I am officially coming out as fat today. I’ve been thinking about doing this for a while now. This concept might seem laughable to some of you. How can someone come out as something that everyone can plainly see? Take one look at me and my size and there is no question that I am fat, but up until fairly recently, I had eschewed the title of “fat,” something that I never wanted to claim to be.
I would describe myself with euphemisms: chubby, chunky, curvy, plus size. I would try to shrink myself in public, taking up as little space as possible lest someone feel like my body imposed on them. I would keep my gaze down as I passed strangers on the street, a way of showing my own shame and embarrassment for my body. I would dress in loose, baggy clothes so no one would be forced to see my belly rolls. If I went to the beach, I would be sure to wear a cover-up the entire time unless I decided to be brave and go for a swim. Then I would sprint into the water so that bystanders would not need to be assailed by the vision of a fat woman in a bathing suit.
All of this was an attempt not to take up space in the world, to show that I, as a fat person, was aware of my horrible shortcomings and was not okay with being in this body. The world that we live in confirmed these feelings often. Microaggressions would come in the form of friends discussing another friend’s weight gain or loss, family members commenting on what I was or was not eating, and doctors suggesting changing my diet without asking me what my diet looked like in the first place.
Like any “good fatty,” from a young age I would engage in different weight loss attempts to try to shrink myself and be “healthy.” My first earnest weight loss attempt was in my senior year of high school. I had made up my mind that I would finally lose the weight that had plagued me throughout my childhood and adolescence and be thin by the time I started college in the fall. Then I could start my new adult life in a socially acceptable body and everything would be perfect. I dutifully dieted, restricting all the foods that I loved, instead living on fat-free cottage cheese, vegetables, and sadness.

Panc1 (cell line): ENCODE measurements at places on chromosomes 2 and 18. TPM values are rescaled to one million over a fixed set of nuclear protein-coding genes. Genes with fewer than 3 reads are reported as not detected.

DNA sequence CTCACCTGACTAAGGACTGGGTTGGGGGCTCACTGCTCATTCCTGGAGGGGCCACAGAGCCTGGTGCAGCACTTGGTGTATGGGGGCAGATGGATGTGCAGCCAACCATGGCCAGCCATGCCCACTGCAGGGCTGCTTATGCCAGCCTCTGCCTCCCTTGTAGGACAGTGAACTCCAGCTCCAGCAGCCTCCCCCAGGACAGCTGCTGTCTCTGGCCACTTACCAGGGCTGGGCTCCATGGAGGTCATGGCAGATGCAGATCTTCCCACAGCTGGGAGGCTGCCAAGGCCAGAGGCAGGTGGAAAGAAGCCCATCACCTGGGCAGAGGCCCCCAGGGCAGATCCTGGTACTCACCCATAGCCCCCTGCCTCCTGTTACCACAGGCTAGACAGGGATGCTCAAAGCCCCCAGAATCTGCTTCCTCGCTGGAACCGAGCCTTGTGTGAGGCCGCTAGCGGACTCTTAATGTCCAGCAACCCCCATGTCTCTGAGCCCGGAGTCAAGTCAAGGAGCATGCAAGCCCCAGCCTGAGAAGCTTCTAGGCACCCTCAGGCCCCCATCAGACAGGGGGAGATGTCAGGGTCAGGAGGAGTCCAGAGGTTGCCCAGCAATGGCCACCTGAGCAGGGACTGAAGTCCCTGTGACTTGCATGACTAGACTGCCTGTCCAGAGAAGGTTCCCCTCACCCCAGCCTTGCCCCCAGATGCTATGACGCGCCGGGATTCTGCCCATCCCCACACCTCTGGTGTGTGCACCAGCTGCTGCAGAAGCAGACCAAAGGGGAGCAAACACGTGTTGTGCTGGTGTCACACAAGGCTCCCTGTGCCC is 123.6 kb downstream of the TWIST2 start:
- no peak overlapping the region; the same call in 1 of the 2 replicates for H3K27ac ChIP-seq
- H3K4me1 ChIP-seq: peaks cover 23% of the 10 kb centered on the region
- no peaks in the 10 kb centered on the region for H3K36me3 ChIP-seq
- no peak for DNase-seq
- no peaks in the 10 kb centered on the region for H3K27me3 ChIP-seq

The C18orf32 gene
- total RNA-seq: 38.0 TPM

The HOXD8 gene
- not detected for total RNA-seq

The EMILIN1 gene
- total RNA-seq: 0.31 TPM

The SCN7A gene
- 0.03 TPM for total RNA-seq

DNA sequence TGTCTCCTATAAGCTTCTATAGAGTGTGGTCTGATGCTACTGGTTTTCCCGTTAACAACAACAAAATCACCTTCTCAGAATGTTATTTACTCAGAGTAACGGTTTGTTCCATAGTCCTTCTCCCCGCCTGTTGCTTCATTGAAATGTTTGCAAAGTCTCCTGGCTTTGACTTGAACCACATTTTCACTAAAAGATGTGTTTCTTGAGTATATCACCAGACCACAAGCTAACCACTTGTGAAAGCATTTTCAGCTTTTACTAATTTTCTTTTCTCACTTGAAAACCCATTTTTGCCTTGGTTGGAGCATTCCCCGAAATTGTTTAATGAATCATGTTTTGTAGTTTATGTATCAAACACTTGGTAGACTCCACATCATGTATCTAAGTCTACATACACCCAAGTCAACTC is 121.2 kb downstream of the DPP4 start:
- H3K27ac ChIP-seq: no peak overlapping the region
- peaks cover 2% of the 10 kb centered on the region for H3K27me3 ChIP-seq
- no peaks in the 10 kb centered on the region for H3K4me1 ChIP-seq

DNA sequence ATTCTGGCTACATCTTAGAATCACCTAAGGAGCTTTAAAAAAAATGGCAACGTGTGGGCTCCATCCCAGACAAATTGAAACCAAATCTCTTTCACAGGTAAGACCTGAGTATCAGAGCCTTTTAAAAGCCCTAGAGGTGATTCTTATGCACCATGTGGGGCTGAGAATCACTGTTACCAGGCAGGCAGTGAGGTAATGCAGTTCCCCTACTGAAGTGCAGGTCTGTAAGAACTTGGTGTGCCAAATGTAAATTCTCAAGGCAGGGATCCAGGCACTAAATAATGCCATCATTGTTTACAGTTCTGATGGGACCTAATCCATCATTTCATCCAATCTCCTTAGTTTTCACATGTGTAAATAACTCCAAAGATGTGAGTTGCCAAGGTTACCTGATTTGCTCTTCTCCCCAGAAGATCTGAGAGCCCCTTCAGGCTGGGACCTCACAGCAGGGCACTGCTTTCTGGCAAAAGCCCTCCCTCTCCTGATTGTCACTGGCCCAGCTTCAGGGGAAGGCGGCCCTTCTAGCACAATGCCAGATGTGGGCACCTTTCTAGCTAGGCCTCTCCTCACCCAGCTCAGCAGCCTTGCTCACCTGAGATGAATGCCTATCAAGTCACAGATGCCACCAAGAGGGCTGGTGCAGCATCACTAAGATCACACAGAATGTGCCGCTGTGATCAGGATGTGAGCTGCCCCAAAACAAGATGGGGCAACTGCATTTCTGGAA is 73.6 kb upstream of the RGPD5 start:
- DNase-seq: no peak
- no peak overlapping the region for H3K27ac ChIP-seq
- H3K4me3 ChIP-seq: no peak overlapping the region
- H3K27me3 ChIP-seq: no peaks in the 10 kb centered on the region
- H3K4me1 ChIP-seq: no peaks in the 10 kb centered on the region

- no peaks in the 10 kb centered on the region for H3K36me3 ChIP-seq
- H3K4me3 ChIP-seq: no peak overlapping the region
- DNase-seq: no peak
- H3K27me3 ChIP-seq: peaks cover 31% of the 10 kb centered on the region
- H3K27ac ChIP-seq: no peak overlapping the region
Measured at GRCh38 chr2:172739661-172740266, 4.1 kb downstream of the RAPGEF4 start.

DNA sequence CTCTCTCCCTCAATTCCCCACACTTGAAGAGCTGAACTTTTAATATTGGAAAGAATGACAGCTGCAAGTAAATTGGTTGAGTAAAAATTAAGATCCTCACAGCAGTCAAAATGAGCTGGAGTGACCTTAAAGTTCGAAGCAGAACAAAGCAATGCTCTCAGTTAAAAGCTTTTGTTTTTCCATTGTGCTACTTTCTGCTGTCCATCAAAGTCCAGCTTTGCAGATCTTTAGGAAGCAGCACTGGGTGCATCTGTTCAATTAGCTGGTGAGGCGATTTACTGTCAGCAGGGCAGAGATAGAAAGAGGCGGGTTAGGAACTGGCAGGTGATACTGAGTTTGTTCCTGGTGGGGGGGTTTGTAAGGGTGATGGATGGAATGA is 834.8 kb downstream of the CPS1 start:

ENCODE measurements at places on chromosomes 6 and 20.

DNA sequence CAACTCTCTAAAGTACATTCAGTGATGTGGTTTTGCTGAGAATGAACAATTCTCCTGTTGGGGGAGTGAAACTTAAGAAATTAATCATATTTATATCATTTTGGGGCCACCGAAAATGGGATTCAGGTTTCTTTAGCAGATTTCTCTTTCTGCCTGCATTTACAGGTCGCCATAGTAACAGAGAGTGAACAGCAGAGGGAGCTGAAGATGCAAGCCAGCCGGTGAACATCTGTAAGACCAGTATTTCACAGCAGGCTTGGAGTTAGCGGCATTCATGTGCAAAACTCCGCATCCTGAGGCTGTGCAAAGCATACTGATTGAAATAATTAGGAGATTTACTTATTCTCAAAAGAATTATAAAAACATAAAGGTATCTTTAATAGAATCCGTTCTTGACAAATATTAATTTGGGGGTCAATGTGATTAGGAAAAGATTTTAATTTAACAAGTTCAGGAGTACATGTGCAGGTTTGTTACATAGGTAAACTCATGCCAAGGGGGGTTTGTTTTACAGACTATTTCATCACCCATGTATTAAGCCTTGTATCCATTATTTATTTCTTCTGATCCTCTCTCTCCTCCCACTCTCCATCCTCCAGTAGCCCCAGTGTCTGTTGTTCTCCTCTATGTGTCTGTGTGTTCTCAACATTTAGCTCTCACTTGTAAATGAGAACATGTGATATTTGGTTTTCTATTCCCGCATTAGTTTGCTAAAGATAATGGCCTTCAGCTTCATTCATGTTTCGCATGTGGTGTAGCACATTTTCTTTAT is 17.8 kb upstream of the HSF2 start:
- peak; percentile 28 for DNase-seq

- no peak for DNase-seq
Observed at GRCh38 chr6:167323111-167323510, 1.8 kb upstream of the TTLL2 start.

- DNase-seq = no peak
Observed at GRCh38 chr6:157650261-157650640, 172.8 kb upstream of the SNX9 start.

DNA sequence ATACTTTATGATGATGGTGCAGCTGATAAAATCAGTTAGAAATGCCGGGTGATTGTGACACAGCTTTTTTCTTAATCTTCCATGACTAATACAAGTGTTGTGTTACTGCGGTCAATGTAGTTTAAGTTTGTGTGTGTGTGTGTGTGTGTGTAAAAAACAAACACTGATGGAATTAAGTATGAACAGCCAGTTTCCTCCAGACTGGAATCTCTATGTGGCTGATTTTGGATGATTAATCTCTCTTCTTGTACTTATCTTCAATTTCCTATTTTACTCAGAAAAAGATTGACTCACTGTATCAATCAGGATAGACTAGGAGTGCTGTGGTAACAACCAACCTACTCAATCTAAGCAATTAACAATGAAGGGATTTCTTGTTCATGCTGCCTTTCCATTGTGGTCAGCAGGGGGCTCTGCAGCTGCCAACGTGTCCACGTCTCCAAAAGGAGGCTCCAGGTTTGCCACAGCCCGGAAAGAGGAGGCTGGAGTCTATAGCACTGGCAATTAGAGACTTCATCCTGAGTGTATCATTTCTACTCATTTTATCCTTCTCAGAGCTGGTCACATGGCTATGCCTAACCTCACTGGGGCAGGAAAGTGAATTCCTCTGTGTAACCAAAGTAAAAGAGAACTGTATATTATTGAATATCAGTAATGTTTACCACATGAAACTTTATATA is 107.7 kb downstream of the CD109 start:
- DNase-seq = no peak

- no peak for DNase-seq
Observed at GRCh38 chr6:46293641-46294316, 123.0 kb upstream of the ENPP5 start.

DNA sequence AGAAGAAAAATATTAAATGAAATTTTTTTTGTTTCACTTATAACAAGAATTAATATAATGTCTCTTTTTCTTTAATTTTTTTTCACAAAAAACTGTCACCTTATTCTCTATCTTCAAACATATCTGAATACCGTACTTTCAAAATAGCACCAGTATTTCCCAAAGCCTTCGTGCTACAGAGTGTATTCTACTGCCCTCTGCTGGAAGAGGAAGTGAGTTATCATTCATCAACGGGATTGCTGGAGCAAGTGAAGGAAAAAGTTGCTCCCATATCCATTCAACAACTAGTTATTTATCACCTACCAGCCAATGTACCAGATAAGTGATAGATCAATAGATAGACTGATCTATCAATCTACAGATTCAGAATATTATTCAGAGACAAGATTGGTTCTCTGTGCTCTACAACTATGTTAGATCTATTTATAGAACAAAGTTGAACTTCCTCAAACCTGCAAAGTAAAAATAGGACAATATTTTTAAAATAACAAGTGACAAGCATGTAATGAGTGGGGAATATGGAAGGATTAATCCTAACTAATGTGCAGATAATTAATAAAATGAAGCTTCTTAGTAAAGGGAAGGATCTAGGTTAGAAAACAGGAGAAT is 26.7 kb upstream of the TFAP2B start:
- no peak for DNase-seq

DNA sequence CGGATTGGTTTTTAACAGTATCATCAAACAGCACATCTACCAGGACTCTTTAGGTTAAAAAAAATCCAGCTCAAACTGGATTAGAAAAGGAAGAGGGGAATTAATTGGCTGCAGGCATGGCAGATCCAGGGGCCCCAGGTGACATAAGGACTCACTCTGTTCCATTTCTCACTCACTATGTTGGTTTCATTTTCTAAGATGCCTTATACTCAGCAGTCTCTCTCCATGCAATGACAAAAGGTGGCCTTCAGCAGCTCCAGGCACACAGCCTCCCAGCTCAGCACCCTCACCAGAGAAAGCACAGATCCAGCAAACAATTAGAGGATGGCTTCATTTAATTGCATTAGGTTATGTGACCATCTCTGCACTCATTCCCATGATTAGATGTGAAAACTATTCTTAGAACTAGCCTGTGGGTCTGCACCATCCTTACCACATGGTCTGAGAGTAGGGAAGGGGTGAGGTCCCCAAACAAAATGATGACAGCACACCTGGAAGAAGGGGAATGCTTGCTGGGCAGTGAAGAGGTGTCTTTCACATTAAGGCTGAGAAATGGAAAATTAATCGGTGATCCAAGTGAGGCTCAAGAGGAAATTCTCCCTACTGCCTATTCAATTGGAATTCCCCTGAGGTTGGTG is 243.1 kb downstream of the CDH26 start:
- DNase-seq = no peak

My body began to shrink and everyone noticed. I got compliments, invitations to parties, acceptance. My doctor was so impressed that he told me to “keep going” and “get skinny.” Meanwhile, I had lost my period, become completely obsessed with eating as little as possible, and was a grumpy, exhausted mess. At my worst, I was exercising twice a day to try to break the plateau. I was downing sugar-free candies to prevent myself from snacking between meals. (P.S. Fun fact about those candies: They are wicked laxatives!) I would loathe going out to eat with my friends and family, as I would be faced with all the foods I no longer allowed myself to have. Food and weight were all that I could think about.
When I went off to college in the fall, the wheels fell off the proverbial wagon, and I gained back all the weight I had lost and then some. The weight loss/gain cycle continued throughout college and into my 20s as I tried diet after diet, thinking that this time it will stick. But inevitably, the weight would creep back up, and I would feel humiliated and ashamed.
Little did I know then that my experience was not unique. In an analysis of 31 long-term diet studies, researchers concluded that while individuals can expect to initially lose 5% to 10% of their weight regardless of which diet or “lifestyle change” they choose, the weight inevitably comes back, with at least one-third to two-thirds of people regaining even more weight than they had lost in the first place. Another study that looked at the effectiveness of traditional dietary and exercise interventions for weight loss determined that while there is not much long-term follow-up data in the effectiveness of these interventions, “the data that do exist suggest almost complete relapse after 3-5 years.” And those 3-5% of dieters who do manage to keep the weight off for more than 5 years spend all of their time and energy trying to stay that way, often by using disordered eating and exercise behaviors.